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This article was published 18/10/2013 (954 days ago), so information in it may no longer be current.
Fresh vegetables are good for your health, but they're hard on your wallet these days.
Fruit and vegetable wholesalers said Friday prices of some popular vegetables such as lettuce, cauliflower and broccoli are double or triple what they were a year ago. They blamed the price hikes on a variety of factors, including a weaker Canadian dollar and bad weather this year in parts of California, which reduced the size of that's state's vegetable crops.
"It's a combination of many things (that drives up vegetable prices)," Guy Allard, produce purchaser for Garden Grove Distributors (1998) Ltd., said in an interview. "But supply and demand is the major (contributor)."
A weaker Canadian dollar and higher fuel prices have added to the pain, said Matt Bates, vice-president of operations for Burnaby, B.C.-based Star Produce Ltd., which has a distribution centre in Winnipeg.
"Higher transportation costs are definitely a big part of it," he said.
Bates said while the Canadian dollar is down only a few cents from a year ago, Canadian distributors have to pay for all U.S.-grown vegetables in U.S. dollars, so it all adds up.
He and Allard were commenting after Statistics Canada released the September inflation numbers for Manitoba and the rest of Canada. They showed that while Manitoba's annual inflation rate dipped in September, falling to 2.5 per cent from 2.7 per cent in August and 3.0 per cent in July, it's still the highest in the country, more than double the national rate of 1.1 per cent.
The numbers show one of the major contributors to the high inflation rate here was a 23.5 per cent increase in the past year in the overall cost of fresh vegetables.
Allard said lettuce lovers have been particularly hard-hit, with the price of California-grown lettuce triple what it was a year ago.
Broccoli and cauliflower prices are double what they were, and potatoes are up 20 to 25 per cent, he said. Bates referred to the cost of imported asparagus, which is up 50 to 60 per cent from a year ago.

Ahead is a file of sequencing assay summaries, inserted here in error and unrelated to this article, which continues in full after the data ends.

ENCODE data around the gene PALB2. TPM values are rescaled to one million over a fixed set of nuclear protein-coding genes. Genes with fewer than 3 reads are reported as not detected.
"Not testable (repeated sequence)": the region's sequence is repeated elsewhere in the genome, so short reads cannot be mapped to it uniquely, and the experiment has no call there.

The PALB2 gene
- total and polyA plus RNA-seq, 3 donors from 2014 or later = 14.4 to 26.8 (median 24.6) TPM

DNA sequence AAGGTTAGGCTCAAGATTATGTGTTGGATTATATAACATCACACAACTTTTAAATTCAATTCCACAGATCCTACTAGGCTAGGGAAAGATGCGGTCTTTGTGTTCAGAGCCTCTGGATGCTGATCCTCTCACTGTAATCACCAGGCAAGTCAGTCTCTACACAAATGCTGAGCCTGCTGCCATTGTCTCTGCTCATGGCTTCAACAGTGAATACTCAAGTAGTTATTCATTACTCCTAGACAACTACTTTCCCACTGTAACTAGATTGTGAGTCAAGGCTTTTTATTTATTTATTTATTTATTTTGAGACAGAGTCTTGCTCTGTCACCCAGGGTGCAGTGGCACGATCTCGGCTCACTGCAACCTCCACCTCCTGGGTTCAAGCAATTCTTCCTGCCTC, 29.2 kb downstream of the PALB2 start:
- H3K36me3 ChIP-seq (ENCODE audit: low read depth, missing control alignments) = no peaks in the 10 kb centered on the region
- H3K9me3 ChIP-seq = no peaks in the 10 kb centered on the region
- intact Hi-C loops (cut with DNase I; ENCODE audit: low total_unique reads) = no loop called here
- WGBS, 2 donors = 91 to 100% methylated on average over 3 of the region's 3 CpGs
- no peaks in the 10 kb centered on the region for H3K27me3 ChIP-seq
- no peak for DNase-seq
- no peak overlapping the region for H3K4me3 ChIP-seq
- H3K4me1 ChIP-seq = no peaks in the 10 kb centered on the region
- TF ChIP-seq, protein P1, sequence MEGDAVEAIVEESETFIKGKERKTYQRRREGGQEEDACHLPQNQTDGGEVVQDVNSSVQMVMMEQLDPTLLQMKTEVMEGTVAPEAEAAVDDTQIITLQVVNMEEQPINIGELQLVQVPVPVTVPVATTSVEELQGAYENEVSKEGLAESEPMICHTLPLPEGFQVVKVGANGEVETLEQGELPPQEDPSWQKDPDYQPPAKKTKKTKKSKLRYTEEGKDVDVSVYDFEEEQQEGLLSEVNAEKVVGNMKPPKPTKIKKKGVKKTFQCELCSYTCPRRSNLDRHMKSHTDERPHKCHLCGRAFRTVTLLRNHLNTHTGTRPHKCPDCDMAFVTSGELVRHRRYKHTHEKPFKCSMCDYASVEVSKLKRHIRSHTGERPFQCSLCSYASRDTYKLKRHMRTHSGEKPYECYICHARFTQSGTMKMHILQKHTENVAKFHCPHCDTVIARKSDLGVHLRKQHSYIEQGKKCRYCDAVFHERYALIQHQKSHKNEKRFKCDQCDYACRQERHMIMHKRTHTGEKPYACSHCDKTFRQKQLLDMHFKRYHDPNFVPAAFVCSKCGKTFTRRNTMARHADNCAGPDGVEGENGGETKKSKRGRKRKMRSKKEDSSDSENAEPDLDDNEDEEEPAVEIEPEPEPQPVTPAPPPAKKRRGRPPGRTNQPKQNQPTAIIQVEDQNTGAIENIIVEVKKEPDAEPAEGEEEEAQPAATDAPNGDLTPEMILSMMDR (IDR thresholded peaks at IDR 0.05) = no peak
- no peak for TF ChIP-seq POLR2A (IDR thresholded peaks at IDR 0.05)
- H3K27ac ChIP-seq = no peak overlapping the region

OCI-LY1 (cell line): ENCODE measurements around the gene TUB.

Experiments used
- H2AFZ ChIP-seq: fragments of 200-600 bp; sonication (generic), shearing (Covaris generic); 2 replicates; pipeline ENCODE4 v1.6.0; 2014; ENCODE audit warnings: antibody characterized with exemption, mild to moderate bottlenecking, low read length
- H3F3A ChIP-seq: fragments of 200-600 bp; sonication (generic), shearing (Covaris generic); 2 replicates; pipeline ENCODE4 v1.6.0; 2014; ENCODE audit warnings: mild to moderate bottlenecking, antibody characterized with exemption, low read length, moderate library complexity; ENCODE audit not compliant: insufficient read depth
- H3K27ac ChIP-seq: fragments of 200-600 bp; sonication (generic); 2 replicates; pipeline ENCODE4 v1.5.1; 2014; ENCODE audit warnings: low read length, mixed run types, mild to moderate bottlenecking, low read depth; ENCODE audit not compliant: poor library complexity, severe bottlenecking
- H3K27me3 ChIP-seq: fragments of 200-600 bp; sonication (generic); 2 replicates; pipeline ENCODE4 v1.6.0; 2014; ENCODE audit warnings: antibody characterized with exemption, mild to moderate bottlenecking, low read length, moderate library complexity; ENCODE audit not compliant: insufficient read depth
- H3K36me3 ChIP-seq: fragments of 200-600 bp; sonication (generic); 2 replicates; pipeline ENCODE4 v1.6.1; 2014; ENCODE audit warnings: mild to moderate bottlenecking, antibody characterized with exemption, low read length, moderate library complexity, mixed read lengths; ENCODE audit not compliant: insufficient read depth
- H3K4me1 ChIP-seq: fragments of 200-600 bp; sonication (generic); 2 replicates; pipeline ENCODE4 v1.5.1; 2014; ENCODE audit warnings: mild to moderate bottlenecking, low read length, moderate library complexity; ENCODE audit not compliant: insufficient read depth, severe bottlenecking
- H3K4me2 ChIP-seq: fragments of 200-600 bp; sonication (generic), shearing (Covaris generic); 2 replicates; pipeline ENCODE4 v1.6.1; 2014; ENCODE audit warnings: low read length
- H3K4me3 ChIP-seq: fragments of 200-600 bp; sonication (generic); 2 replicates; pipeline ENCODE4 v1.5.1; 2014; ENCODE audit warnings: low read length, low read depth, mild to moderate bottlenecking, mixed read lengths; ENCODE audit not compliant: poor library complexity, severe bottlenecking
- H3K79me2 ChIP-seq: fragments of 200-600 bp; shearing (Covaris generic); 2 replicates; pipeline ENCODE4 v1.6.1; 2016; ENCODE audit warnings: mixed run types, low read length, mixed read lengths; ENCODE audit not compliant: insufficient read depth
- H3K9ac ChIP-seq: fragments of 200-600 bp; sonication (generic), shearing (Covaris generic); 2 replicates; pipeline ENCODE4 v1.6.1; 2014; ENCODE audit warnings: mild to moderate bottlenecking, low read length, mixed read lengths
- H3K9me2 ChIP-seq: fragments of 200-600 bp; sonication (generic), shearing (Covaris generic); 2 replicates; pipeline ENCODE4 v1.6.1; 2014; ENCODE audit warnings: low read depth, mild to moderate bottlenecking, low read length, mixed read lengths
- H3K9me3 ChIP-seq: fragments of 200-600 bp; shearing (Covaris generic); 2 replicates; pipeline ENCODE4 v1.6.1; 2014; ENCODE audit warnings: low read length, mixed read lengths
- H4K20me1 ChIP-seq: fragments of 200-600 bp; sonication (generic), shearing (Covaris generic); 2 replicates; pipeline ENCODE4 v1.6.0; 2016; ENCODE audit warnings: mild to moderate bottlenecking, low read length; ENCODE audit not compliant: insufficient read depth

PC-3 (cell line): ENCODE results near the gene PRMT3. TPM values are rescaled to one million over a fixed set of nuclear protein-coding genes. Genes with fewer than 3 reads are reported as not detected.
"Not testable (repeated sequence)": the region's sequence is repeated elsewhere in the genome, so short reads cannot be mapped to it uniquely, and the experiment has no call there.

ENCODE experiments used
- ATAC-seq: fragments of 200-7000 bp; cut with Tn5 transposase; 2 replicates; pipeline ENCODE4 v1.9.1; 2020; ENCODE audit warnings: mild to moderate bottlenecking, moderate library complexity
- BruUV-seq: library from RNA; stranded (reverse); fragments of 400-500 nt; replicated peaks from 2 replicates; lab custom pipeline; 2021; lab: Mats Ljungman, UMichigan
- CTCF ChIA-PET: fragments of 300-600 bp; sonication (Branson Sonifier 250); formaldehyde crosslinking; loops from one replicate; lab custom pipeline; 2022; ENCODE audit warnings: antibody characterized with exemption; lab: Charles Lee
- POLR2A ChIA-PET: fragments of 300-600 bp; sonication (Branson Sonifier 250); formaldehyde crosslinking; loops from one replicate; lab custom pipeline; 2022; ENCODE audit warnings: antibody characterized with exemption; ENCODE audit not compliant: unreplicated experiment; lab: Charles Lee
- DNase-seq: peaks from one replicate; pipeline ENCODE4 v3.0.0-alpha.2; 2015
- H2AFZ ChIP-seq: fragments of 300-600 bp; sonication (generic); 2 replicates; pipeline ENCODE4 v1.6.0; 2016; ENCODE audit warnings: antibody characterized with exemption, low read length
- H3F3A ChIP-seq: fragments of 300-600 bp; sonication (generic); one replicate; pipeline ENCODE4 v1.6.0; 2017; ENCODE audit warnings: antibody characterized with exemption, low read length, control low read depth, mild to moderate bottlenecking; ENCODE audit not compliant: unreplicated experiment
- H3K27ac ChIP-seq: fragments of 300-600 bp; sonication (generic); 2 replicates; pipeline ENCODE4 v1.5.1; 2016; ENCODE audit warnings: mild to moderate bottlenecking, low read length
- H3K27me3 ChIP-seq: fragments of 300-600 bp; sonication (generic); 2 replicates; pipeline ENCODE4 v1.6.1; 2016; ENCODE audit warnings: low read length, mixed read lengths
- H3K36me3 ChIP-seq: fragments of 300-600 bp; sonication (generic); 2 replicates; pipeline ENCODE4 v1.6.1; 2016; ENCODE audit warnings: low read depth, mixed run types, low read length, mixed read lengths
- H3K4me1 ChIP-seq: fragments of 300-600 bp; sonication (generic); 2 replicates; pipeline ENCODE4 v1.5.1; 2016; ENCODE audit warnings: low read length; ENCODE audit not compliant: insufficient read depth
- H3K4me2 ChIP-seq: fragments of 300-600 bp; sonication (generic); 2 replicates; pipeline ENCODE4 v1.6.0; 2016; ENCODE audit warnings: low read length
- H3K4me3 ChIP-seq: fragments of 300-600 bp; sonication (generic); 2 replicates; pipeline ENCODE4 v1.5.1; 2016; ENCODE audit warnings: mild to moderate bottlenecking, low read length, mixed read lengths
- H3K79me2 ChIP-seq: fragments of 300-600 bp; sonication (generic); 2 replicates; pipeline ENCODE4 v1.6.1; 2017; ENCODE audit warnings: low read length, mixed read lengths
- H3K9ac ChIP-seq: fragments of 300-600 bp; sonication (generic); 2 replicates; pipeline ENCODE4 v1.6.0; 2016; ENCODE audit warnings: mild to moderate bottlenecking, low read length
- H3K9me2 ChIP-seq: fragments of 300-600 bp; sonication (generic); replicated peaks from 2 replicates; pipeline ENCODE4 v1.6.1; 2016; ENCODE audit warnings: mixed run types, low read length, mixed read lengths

He and Allard said they expect prices to remain high until at least late November, when Texas-grown vegetables hit the market and supplies improve.
Bates said fruit prices could also spike this winter due to a recent frost in Chile that damaged produce such as grapes, blueberries, cherries, peaches and plums.
He said Canadian wholesalers usually start importing more fruit from South America after Christmas, when supplies of California-grown fruit tend to run low.
"So prices for those will likely go up, too," he said, although it's too soon to say how much the price might climb.
Manitoba's high inflation rate in September continues a trend that has seen it at or near the top of the inflation list for much of 2013. One contributing factor has been a series of tax increases and fee hikes imposed in the last two provincial budgets.
They included a $35 increase in passengervehicle registration fees, a rise in tobacco taxes, a one-percentage-point hike in the provincial sales tax and an extension of the PST to include previously exempt items such as home and mortgage insurance.
Examples of other consumer items that have increased in price in the past year are cigarettes (up 10.3 per cent), property taxes (up 5.2 per cent) and homeowners' replacement costs (up 4.8 per cent), the Statistics Canada figures show.
That was partially offset by lower prices for items such as prescribed medicines (down 7.4 per cent), household appliances (down 6.7 per cent) and furniture (down 6.4 per cent).
"Canadian inflation (at 1.1 per cent) is (the) same as it ever was... low and stable," BMO chief economist Douglas Porter said in a note.
"Against this backdrop, the Bank of Canada is likely to maintain the policy rate at 1.0 per cent at next week's interest rate policy meeting," RBC Economics added.
firstname.lastname@example.org -- with files from The Canadian Press
-- with files from The Canadian Press